April 2014
Volume 55, Issue 13
ARVO Annual Meeting Abstract  |   April 2014
Effect of Prostaglandin Analogues on Progression of Thyroid Associated Orbitopathy
Author Affiliations & Notes
  • Anupam Jayaram
    Ophthalmology, Northwestern University, Chicago, IL
  • Gary Lissner
    Ophthalmology, Northwestern University, Chicago, IL
  • Liza M Cohen
    Feinberg School of Medicine, Northwestern University, Chicago, IL
  • Footnotes
    Commercial Relationships Anupam Jayaram, None; Gary Lissner, None; Liza Cohen, None
  • Footnotes
    Support None
Investigative Ophthalmology & Visual Science April 2014, Vol.55, 4073. doi:
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      Anupam Jayaram, Gary Lissner, Liza M Cohen; Effect of Prostaglandin Analogues on Progression of Thyroid Associated Orbitopathy. Invest. Ophthalmol. Vis. Sci. 2014;55(13):4073.

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      © ARVO (1962-2015); The Authors (2016-present)

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Purpose: The primary objective of this study is to assess the effect of prostaglandin analogue (PGA) eye drops on the course of thyroid associated orbitopathy (TAO). The atrophic effect of PGA topical eyedrops has recently been highlighted in the literature, with the proposed mechanism being an inhibition of pre-adipocyte differentiation. Because the primary pathogenesis of TAO involves the adipogenesis of orbital fibroblasts, it can be hypothesized that PGA’s may have an effect on the adipocyte dysregulation in TAO. This is the first study to compare the progression of external exam findings in TAO patients on PGA’s to TAO controls.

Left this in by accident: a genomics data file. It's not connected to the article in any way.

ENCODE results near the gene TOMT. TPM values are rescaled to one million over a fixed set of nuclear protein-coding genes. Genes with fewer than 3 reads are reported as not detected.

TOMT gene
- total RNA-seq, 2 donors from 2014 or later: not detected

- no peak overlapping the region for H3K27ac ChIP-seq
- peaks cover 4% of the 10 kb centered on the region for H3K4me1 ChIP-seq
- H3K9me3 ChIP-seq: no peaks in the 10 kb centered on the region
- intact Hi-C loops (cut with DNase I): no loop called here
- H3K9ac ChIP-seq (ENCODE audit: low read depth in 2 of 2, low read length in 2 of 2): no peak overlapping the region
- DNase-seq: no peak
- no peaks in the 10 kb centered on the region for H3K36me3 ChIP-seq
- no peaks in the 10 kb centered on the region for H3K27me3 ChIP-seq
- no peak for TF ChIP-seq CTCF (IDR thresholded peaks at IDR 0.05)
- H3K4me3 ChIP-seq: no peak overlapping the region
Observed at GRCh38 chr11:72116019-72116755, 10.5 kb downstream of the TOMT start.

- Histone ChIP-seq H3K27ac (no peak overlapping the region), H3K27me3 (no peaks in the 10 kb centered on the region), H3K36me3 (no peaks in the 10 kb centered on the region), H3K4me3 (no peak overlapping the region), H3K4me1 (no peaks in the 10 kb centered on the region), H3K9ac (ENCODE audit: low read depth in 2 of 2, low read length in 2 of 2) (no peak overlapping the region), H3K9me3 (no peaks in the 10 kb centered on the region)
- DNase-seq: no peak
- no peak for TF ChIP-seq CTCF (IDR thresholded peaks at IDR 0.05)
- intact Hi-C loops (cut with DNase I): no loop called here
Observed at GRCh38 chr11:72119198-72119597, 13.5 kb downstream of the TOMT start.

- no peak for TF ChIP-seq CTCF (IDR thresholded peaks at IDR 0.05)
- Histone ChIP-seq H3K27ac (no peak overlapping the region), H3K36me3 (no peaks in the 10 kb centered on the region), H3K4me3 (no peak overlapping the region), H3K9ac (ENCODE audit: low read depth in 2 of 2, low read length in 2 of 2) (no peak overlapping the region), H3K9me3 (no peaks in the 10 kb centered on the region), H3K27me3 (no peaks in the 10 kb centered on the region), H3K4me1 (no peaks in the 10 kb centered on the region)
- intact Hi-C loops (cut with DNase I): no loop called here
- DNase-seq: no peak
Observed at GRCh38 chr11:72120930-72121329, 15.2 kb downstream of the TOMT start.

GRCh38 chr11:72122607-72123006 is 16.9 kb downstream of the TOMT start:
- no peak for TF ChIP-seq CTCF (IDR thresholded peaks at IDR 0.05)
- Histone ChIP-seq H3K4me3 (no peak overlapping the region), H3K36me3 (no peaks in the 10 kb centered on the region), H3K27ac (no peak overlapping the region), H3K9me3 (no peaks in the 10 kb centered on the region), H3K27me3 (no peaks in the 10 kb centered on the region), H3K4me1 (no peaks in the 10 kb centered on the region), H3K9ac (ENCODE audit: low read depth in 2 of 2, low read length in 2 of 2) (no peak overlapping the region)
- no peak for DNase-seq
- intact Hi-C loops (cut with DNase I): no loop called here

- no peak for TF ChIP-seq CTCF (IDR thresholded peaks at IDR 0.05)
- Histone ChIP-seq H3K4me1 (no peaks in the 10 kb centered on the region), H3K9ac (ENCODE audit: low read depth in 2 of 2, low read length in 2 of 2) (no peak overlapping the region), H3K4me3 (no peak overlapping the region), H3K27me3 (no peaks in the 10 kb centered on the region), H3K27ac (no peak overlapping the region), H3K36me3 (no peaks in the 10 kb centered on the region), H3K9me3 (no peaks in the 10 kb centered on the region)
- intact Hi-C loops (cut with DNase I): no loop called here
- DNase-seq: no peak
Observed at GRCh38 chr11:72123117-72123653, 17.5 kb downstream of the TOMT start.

Methods: An IRB approved retrospective study was performed on patients seen at Northwestern ophthalmology clinic for evaluation of TAO while simultaneously being treated with a PGA for intraocular pressure reduction over the past 10 years identified via the Enterprise Data Warehouse. These patients were then age and gender matched to a set of control patients also seen for evaluation of thyroid eye disease but not on any eye drop treatment. Known smokers were excluded from this study. Serial Hertel’s exophthalmometry measurements, lid crease position, palpebral fissure measurements, levator function, superior and inferior scleral show, MRD 1 and 2, and lagopthalmos were recorded for all patients in the study. The progression of these measurements in those on a PGA were compared to progression in age and gender matched controls, and results were statistically analyzed and represented in line graph form.

Results: This study identified 10 patients seen for TAO and also happened to be on a PGA. When these 10 patients were analyzed and compared to their age and gender matched controls, it was found that progression of exophthalmometry and palpebral fissure size as well as increases in superior scleral show occurred at a slower rate in those patients on a PGA as compared to those not on therapy. This study depicts these differences with visual direct correlations in a series of graphs and external photographs.

Conclusions: While it has been shown that PGA’s inhibit normal orbital adipogenesis, it has not yet been documented that they have any effect on the progression of adipogenesis in TAO. This study is the first to demonstrate that prostaglandin associated periorbitopathy may work to diminish the progression of thyroid associated adipocyte dysregulation.

Keywords: 631 orbit • 462 clinical (human) or epidemiologic studies: outcomes/complications • 526 eyelid  

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